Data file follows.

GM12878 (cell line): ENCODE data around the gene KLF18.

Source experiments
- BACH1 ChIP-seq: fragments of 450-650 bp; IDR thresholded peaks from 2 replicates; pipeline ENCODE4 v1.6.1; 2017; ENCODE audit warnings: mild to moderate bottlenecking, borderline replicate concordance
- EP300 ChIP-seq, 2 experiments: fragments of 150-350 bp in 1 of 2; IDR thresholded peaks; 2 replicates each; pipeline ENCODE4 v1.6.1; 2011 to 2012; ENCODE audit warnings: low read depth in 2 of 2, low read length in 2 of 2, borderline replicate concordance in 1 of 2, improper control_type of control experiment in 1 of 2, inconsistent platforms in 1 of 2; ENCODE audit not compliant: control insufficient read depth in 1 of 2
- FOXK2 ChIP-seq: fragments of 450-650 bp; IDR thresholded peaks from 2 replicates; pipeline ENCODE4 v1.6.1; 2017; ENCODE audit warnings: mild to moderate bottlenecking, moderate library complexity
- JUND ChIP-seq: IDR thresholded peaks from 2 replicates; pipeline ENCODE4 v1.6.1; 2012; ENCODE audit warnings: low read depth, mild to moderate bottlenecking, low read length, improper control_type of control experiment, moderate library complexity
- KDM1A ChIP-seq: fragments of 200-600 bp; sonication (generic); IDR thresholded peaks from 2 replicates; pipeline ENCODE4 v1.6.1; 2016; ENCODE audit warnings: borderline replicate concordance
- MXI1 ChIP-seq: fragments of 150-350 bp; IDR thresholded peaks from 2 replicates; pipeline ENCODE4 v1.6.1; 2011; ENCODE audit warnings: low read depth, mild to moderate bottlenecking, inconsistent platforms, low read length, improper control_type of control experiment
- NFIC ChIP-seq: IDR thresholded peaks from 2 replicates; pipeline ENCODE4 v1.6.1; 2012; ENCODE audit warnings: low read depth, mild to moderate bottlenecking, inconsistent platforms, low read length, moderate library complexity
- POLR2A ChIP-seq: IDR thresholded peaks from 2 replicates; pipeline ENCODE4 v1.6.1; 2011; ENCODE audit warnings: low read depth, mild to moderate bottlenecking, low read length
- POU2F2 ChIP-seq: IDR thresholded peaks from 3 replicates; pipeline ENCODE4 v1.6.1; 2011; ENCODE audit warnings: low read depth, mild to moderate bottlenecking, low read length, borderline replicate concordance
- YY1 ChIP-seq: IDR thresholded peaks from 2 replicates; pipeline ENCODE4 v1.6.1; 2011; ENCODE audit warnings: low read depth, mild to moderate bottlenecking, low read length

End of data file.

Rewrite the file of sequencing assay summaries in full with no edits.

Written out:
GM12878 (cell line): ENCODE data around the gene KLF18.

Source experiments
- BACH1 ChIP-seq: fragments of 450-650 bp; IDR thresholded peaks from 2 replicates; pipeline ENCODE4 v1.6.1; 2017; ENCODE audit warnings: mild to moderate bottlenecking, borderline replicate concordance
- EP300 ChIP-seq, 2 experiments: fragments of 150-350 bp in 1 of 2; IDR thresholded peaks; 2 replicates each; pipeline ENCODE4 v1.6.1; 2011 to 2012; ENCODE audit warnings: low read depth in 2 of 2, low read length in 2 of 2, borderline replicate concordance in 1 of 2, improper control_type of control experiment in 1 of 2, inconsistent platforms in 1 of 2; ENCODE audit not compliant: control insufficient read depth in 1 of 2
- FOXK2 ChIP-seq: fragments of 450-650 bp; IDR thresholded peaks from 2 replicates; pipeline ENCODE4 v1.6.1; 2017; ENCODE audit warnings: mild to moderate bottlenecking, moderate library complexity
- JUND ChIP-seq: IDR thresholded peaks from 2 replicates; pipeline ENCODE4 v1.6.1; 2012; ENCODE audit warnings: low read depth, mild to moderate bottlenecking, low read length, improper control_type of control experiment, moderate library complexity
- KDM1A ChIP-seq: fragments of 200-600 bp; sonication (generic); IDR thresholded peaks from 2 replicates; pipeline ENCODE4 v1.6.1; 2016; ENCODE audit warnings: borderline replicate concordance
- MXI1 ChIP-seq: fragments of 150-350 bp; IDR thresholded peaks from 2 replicates; pipeline ENCODE4 v1.6.1; 2011; ENCODE audit warnings: low read depth, mild to moderate bottlenecking, inconsistent platforms, low read length, improper control_type of control experiment
- NFIC ChIP-seq: IDR thresholded peaks from 2 replicates; pipeline ENCODE4 v1.6.1; 2012; ENCODE audit warnings: low read depth, mild to moderate bottlenecking, inconsistent platforms, low read length, moderate library complexity
- POLR2A ChIP-seq: IDR thresholded peaks from 2 replicates; pipeline ENCODE4 v1.6.1; 2011; ENCODE audit warnings: low read depth, mild to moderate bottlenecking, low read length
- POU2F2 ChIP-seq: IDR thresholded peaks from 3 replicates; pipeline ENCODE4 v1.6.1; 2011; ENCODE audit warnings: low read depth, mild to moderate bottlenecking, low read length, borderline replicate concordance
- YY1 ChIP-seq: IDR thresholded peaks from 2 replicates; pipeline ENCODE4 v1.6.1; 2011; ENCODE audit warnings: low read depth, mild to moderate bottlenecking, low read length